Occupy the Forests
Occupy the Forests / Tree Sits & Tripods
Essay published in Desktop Magazine #290
In 1978, one of the finest rainforests in the world in the North Island of New Zealand was saved from logging by a new form of protest. Activists occupied the canopies, preventing the logging of thousand-year-old trees and the destruction of irreplaceable animal habitat, an action that led directly to the establishment of the protected Pureora Forest Park.
Today in Tasmania, industrial logging is threatening some of the world’s unique forests. The mandate to clear fell, burn and poison the earth’s last temperate wilderness areas is being challenged by tree-sitting activists.
The ingenous ad hoc contraptions designed by protesters successfully delay the felling of old growth forests. This stalling buys time for legal interventions, building public awareness and political manoeuvring. The sits function simultaneously as radical industrial design enabling physical resistance, a kind of basic architecture providing accommodation in the forest canopy, and visual communication as evocative images of protest that leave the isolated forest and travel the world.
There is a duel between the industrial design of the logging corporations, the heavy machinery of annihilation, and the provisional makeshift protest structures. Small platforms are wedged high in the trees and sometimes ropes are tied to the loggers’ bulldozers and trucks, so that any operation risks the sitter’s safety. A related design strategy is the tripod used to blockade the forest. The protesters’ bodies are barriers forcing consideration that the forests are worth the risking of human life and that human life is more valuable than commercial priorities of woodchip exporters.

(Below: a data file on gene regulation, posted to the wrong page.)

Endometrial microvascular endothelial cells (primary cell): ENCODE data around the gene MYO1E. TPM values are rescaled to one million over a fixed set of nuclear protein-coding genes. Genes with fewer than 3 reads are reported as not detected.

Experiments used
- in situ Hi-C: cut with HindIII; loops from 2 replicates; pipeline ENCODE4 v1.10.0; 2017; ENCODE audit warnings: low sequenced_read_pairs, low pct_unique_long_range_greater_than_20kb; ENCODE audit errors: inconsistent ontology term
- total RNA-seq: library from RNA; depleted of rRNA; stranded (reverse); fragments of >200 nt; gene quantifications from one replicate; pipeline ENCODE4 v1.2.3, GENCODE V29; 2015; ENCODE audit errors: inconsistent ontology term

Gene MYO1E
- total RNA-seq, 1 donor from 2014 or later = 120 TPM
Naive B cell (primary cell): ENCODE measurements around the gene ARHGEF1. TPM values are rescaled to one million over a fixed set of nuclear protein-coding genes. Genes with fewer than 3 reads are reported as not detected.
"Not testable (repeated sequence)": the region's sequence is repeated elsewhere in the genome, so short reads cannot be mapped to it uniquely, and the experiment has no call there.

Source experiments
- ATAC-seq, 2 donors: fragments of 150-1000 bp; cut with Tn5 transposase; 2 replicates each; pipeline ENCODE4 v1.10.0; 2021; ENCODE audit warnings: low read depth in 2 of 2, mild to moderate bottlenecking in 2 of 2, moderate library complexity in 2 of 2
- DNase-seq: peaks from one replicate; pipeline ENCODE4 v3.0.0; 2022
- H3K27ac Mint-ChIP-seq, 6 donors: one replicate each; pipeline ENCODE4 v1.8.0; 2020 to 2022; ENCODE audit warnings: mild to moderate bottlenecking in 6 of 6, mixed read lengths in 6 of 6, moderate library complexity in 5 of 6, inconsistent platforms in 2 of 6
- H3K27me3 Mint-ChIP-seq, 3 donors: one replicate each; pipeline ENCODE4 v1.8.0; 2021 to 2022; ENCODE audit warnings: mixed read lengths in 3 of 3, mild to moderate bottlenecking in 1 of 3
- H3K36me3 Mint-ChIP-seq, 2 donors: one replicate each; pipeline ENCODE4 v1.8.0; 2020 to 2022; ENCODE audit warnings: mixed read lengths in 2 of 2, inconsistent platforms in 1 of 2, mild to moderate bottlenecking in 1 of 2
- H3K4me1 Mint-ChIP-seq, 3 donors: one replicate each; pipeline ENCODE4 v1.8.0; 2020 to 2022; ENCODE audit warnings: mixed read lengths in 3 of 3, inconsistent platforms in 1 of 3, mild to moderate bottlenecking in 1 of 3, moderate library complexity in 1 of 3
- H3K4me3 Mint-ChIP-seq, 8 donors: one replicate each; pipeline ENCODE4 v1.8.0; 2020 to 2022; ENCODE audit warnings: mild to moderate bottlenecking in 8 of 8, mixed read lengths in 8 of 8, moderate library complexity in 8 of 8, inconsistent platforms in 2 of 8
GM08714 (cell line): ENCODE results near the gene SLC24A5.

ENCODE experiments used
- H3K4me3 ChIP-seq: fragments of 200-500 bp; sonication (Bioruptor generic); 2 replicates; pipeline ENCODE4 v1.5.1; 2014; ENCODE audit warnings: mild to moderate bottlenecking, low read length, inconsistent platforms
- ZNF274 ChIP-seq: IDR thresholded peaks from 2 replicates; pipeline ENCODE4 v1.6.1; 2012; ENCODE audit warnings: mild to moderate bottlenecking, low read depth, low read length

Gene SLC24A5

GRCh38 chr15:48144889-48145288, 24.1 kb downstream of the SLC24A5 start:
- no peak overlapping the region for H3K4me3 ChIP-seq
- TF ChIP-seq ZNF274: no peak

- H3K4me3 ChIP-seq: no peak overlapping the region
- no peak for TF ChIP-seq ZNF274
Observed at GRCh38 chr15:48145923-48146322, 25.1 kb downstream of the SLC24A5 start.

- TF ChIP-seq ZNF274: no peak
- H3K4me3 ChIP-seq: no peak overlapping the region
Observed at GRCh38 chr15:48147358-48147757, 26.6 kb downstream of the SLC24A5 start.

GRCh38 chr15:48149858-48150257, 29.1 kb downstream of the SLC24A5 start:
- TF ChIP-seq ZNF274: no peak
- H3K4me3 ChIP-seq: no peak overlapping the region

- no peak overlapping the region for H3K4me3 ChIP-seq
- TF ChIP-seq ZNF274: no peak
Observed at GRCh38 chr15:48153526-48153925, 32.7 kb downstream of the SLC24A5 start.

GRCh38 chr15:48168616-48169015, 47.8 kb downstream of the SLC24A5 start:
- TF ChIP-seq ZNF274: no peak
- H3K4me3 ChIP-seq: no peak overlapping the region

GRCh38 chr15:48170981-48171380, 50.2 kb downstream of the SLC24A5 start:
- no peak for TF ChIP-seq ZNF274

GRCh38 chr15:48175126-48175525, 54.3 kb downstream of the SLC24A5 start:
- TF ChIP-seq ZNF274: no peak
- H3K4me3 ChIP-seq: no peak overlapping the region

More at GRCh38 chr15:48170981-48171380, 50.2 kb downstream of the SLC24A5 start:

The construction of the platforms is improvised with simple materials such as boards, ropes and tarpaulins. As architecture, it is pure utility, but this basic habitation can accommodate sitters for weeks or months or even years. Although the sitting is usually solo, the sitters are necessarily sustained by a dedicated community providing food and drink and many other forms of support.
One important task for the supporters is communication with city folk. Here, images of the sitters become symbols of resistance: potentially galvanising broader opposition as they air on news broadcasts and proliferate on blogs around the world. Video surveys of a Tasmanian devil’s nocturnal fossicking and photographs of an angel perched on a tripod become potent visual communication.
Although not typically taught in design schools, the activists are designers creating a future for the forests by resisting and witnessing their ruin. These strategies of occupation are dissent designed to directly oppose catastrophe.